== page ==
How Many Days Per Week Should You Exercise If You Are Trying To Lose Weight?
This depends on the type of condition you are starting out in. Young people who are in great condition have very quick recovery times. They can quickly ease into exercising 5 or 6 days per week.
People who are older and have not exercised for a long time are going to need a lot of recovery time, and will need to start exercising gradually.
When someone who is older and hasn’t exercised for a long time begins exercising, they may need 2 or 3 days to recover from exercising before they can exercise again. The more someone exercises, however, the shorter their recovery time becomes and what they are capable of doing increases quickly.
I am 46 years old now. Three years ago, I was completely out of shape and carrying around and extra 35 pounds. When I started exercising again, I walked for about an hour, 3 days per week, during the middle of my walk, I jogged and counted every time I stepped on my right foot. In the beginning, I only jogged 200 steps. I did this for a couple of weeks. Next, I was stepping on my right foot 300 steps, each time I jogged, about 3 times per week. About 6 weeks after I began jogging, I was stepping on my right foot about 600 times when I jogged. I kept increasing how much exercise I was doing, but, listened to my body. I was always trying to make sure I didn’t get injured. Any time I had sore muscles, I either just walked, rode a bicycle, exercised other muscles, or skipped exercising that day.
Any time, my muscles were no longer sore, I began exercising again. This morning, I jogged 5.73 miles on a treadmill in an hour. In a lot of ways, I feel like I am young again.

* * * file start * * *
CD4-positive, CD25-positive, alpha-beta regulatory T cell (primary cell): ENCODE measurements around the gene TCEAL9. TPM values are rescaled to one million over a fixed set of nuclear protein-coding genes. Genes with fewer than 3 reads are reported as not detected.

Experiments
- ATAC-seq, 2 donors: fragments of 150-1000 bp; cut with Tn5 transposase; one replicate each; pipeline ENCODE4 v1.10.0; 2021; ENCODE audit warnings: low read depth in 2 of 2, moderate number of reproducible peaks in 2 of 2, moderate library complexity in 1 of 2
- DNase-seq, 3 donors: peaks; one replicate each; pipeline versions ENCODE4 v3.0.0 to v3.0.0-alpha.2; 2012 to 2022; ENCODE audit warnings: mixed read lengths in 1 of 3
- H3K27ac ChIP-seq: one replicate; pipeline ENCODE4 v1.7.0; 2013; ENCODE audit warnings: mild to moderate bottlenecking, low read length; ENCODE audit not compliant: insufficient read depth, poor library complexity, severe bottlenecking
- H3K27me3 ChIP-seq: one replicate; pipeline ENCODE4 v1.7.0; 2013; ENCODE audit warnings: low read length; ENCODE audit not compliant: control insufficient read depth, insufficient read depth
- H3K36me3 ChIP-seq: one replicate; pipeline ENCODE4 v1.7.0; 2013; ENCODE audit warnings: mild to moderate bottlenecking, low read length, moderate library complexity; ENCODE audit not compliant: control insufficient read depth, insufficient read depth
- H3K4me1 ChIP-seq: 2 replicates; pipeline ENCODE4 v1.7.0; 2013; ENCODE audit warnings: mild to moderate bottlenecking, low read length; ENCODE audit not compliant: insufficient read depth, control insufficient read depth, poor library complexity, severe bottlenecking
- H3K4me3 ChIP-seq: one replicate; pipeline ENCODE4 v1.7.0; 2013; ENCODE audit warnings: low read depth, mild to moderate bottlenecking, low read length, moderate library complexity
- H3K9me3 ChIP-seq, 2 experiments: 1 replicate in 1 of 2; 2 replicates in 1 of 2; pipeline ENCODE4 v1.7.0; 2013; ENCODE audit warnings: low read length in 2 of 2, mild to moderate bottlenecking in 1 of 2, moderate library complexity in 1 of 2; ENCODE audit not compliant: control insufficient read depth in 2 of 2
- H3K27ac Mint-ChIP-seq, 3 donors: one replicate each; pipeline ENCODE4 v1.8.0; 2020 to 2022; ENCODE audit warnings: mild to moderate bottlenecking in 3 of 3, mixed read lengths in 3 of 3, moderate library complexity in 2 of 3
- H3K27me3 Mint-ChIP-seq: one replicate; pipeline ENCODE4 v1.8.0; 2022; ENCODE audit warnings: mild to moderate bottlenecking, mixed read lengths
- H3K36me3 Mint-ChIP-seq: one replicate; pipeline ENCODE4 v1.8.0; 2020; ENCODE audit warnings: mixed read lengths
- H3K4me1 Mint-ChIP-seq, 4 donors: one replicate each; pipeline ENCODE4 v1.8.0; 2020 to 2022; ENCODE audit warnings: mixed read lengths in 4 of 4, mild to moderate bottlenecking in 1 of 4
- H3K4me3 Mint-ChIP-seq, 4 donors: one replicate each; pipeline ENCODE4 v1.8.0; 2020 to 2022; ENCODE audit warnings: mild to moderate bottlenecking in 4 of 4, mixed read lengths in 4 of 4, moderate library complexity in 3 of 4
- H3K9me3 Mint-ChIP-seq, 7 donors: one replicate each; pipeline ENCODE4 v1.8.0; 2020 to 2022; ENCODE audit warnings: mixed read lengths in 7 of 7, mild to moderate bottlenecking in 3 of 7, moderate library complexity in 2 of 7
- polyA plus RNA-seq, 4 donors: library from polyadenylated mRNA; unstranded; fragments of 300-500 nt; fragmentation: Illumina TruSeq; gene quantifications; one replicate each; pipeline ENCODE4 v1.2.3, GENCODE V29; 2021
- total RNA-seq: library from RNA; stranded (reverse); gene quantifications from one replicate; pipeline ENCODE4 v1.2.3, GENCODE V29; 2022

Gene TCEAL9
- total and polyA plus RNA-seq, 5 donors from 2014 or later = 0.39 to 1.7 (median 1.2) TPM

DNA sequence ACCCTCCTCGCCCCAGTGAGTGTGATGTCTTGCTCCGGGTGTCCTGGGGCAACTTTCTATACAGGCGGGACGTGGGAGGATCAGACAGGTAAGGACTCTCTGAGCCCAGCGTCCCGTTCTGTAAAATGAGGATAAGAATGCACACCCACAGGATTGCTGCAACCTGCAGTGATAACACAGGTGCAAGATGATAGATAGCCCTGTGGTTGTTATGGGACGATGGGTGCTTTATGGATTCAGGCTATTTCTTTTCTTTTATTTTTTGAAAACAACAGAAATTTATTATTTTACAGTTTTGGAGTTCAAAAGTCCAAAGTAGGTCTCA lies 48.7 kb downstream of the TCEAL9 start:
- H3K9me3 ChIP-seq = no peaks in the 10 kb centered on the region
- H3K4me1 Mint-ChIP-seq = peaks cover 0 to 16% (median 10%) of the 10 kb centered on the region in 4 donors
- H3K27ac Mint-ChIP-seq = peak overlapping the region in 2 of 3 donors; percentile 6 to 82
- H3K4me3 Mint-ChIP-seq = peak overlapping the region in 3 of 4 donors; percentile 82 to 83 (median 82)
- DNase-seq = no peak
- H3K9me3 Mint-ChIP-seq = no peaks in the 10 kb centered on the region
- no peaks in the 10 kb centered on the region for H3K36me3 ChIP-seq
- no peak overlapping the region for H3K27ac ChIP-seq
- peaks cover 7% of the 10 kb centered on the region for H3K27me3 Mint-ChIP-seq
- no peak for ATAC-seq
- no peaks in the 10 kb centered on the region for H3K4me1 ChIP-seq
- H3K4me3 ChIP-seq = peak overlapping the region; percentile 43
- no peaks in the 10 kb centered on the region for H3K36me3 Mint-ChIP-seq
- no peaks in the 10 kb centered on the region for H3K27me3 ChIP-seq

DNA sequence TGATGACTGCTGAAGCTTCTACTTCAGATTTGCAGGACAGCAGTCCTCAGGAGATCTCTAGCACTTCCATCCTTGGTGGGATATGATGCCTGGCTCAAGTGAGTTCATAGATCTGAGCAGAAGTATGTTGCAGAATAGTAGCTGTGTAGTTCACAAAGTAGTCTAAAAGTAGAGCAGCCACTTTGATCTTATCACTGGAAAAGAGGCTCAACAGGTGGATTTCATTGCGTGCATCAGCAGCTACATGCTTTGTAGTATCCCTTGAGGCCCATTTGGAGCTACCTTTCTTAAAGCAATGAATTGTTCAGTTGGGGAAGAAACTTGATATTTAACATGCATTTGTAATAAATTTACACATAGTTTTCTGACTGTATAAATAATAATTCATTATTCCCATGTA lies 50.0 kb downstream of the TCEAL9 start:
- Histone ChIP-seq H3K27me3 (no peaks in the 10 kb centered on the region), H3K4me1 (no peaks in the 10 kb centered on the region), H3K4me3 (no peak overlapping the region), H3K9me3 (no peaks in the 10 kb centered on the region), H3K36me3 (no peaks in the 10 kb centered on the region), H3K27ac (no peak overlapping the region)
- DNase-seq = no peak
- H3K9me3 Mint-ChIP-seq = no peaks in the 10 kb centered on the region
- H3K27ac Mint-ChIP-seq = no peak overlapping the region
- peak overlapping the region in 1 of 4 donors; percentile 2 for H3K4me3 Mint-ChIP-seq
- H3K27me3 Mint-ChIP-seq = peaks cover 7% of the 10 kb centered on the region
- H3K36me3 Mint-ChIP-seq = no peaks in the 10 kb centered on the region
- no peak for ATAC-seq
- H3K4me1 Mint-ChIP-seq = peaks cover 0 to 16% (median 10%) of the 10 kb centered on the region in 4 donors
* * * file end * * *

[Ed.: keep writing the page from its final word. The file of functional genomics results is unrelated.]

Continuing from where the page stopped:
Exercise not only burns calories while you are exercising; if you exercise enough, or intensely enough, your body will continue to burn calories for up to 48 hours after you have stopped exercising. The process of overworking your muscles, then allowing your body to rebuild your muscles, burns calories.
Some people are discouraged by exercising soon after they start an exercise program because of the sore muscles, time and effort it takes and perhaps the numbers on the scale don’t decrease for them right away. When the proper amount and frequency of exercise is accompanied with a proper diet, the bodies muscle to fat ratio improves quickly. Muscle does weigh more than fat. Both men and women should strive to maintain or accumulate muscle. Increasing your muscle mass increases your metablolism.
Even though lots of weight loss ads try to convince people that they can become lean or in fantastic physical condition in a short period of time. The real truth is that fantastic results are realized when someone keeps working on their fitness goal over a long period of time.
Whatever condition you are starting-out in, you should gradually try to increase the amount of exercise you are doing as your body tells you it is ready to handle more.
Body builders who are trying to gain muscle and size tend to do strength training 3 to 4 days per week, then give their body plenty of time to recover. Without enough recovery time, their muscles will get used as a source of energy instead of built-up.
Distance runners tend to train anywhere from 5 days per week to twice a day, 6 days per week. They have a tendency to become extremely lean, because that much exercise not only burns, fat, it also burns muscle.
Both bodybuilders and distance runners become extremely lean, however, the distance runner is usually not muscular and may be likely to endure injuries because they don’t always allow their muscles enough time to recover and they constantly use-up the nutrient stores within their bodies.
Having a high ratio of muscle creates a fat burning furnace. Increasing or maintaining your muscle mass is an excellent tool for losing weight. One pound of muscle burns approximately 35 calories per day. One pound of fat burns approximately 2 calories per day.
Written by: Dawn Perucca